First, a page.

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Terracotta figure from
(OP. Vištâspa): name of several noble Persians and Bactrians.
One of them is mentioned in the Avesta,
the holy book of Zoroastrianism,
the Persian religion that was founded by the legendary prophet Zarathustra.
Vištâspa, the son of Aurvat-aspa, was the king of a country that has been identified with Chorasmia and Aria. According to Avestan history, Vištâspa offered asylum to Zarathustra when the latter was hunted down by his opponents. Later, the king organized a debate between the two parties; when Zarathustra had proved that his doctrines were superior, Vištâspa became an adherent of the new religion. Legend has elaborated this story and added an intervention by Ahuramazda in person (text).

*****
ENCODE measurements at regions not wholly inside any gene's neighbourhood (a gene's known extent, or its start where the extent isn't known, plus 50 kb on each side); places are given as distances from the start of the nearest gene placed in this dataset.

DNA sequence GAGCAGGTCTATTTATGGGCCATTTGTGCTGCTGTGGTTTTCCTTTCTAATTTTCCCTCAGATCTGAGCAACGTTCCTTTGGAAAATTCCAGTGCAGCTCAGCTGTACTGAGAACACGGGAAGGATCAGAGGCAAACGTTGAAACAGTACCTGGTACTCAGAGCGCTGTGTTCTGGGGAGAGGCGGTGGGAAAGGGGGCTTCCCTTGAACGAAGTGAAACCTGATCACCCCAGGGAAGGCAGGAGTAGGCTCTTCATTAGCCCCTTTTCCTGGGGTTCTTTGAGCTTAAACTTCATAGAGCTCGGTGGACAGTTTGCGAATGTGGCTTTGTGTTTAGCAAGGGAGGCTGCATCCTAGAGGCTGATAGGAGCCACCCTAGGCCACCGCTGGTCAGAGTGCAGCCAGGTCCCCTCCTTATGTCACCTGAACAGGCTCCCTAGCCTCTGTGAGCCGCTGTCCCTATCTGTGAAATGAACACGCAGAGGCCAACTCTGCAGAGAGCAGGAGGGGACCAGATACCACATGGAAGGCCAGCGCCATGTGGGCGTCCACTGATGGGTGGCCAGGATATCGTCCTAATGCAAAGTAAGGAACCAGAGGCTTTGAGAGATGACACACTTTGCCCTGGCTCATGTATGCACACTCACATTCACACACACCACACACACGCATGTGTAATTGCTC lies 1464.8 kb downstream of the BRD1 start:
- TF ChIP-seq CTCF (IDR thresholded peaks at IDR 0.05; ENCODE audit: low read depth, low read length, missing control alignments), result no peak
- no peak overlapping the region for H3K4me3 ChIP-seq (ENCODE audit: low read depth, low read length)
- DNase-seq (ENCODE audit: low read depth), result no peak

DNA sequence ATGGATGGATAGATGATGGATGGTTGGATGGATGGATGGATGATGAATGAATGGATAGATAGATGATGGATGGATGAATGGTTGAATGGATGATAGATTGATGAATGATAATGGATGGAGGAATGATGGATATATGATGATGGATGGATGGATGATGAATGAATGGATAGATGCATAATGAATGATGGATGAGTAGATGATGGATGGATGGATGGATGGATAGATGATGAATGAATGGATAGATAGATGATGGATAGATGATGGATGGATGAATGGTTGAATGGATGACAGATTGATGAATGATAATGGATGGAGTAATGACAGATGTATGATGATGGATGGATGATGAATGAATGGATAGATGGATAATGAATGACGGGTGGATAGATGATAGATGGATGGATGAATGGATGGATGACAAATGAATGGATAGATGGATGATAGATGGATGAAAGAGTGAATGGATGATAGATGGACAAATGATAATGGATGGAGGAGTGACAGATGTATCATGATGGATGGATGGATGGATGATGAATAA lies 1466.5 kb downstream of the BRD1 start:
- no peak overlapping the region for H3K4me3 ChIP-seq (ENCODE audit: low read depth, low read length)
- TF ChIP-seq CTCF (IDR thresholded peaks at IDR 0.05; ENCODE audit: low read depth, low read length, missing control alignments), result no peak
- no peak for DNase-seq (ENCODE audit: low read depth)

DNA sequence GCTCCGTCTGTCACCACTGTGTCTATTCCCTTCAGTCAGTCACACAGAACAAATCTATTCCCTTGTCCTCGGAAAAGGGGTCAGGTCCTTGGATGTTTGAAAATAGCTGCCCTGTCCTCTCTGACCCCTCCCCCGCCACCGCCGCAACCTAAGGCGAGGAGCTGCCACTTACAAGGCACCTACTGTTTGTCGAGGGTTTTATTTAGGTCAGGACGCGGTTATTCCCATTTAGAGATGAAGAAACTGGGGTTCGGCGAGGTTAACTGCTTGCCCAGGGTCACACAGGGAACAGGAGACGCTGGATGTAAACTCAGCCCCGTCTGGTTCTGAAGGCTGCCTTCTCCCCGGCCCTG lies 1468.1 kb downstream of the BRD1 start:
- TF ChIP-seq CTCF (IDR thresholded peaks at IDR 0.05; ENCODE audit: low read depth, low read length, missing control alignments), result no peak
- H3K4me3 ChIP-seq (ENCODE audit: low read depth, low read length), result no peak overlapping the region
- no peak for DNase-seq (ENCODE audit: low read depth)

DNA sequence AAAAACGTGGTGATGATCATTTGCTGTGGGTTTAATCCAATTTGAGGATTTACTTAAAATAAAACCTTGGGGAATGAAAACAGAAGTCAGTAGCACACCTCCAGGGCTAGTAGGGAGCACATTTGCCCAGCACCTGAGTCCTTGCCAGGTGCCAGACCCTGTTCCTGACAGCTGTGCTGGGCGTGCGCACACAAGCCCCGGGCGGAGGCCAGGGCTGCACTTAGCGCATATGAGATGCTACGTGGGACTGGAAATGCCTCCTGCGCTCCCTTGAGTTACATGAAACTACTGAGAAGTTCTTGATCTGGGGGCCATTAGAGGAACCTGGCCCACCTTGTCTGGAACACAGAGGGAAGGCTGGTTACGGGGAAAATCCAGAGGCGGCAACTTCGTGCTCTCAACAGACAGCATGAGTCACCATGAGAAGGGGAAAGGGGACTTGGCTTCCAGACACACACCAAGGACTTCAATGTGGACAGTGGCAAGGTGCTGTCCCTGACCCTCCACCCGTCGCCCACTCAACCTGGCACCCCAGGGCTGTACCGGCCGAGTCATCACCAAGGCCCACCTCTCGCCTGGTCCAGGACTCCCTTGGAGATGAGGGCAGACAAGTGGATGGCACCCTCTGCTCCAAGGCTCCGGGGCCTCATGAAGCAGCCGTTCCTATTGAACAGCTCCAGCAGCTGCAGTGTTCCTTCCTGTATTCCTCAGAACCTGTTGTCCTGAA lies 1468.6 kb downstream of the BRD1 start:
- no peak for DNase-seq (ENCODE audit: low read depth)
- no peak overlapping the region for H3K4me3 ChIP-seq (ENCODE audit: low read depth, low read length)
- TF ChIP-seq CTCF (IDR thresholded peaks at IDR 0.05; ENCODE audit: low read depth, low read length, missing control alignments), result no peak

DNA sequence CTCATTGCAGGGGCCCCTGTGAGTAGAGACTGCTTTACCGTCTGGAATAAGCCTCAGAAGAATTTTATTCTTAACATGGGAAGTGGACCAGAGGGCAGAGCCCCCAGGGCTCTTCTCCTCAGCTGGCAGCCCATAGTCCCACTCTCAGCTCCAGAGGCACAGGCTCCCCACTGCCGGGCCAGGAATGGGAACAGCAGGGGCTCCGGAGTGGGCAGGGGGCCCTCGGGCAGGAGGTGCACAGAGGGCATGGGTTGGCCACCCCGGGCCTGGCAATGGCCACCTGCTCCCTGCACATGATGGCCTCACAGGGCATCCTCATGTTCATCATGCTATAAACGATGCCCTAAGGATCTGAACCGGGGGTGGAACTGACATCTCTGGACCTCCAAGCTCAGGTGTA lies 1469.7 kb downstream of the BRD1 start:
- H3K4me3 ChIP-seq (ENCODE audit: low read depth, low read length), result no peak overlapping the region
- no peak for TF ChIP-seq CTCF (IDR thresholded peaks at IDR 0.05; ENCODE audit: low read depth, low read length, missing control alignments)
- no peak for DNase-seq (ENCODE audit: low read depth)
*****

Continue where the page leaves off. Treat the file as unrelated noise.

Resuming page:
One of the Yashts, Avestan hymns to lower deities, is said to have been written by Vištâspa, but this is almost certainly untrue. In the first centuries CE, a book of Oracles of Hystaspes was very popular in the Roman Empire; it was probably written by a Magian who used Avestan texts and elements from the Persian folk lore, and describes the end of the world.
- Hystaspes (2);
- Zarathustra and H.